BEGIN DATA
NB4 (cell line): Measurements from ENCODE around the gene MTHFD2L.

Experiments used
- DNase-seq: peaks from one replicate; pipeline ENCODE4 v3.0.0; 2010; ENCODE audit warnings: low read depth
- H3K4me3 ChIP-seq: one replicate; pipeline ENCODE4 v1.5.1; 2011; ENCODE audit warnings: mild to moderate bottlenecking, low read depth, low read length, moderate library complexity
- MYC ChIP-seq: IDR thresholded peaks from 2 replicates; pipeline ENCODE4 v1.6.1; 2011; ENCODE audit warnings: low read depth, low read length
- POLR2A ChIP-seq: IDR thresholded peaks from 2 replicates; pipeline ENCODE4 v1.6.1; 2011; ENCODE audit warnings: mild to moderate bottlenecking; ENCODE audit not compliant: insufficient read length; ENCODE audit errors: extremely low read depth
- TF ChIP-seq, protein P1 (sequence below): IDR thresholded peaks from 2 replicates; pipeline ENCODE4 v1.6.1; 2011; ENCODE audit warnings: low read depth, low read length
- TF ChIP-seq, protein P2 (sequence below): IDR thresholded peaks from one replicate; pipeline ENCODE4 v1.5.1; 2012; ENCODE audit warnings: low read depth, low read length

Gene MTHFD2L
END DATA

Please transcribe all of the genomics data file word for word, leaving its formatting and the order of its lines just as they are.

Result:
NB4 (cell line): Measurements from ENCODE around the gene MTHFD2L.

Experiments used
- DNase-seq: peaks from one replicate; pipeline ENCODE4 v3.0.0; 2010; ENCODE audit warnings: low read depth
- H3K4me3 ChIP-seq: one replicate; pipeline ENCODE4 v1.5.1; 2011; ENCODE audit warnings: mild to moderate bottlenecking, low read depth, low read length, moderate library complexity
- MYC ChIP-seq: IDR thresholded peaks from 2 replicates; pipeline ENCODE4 v1.6.1; 2011; ENCODE audit warnings: low read depth, low read length
- POLR2A ChIP-seq: IDR thresholded peaks from 2 replicates; pipeline ENCODE4 v1.6.1; 2011; ENCODE audit warnings: mild to moderate bottlenecking; ENCODE audit not compliant: insufficient read length; ENCODE audit errors: extremely low read depth
- TF ChIP-seq, protein P1 (sequence below): IDR thresholded peaks from 2 replicates; pipeline ENCODE4 v1.6.1; 2011; ENCODE audit warnings: low read depth, low read length
- TF ChIP-seq, protein P2 (sequence below): IDR thresholded peaks from one replicate; pipeline ENCODE4 v1.5.1; 2012; ENCODE audit warnings: low read depth, low read length

Gene MTHFD2L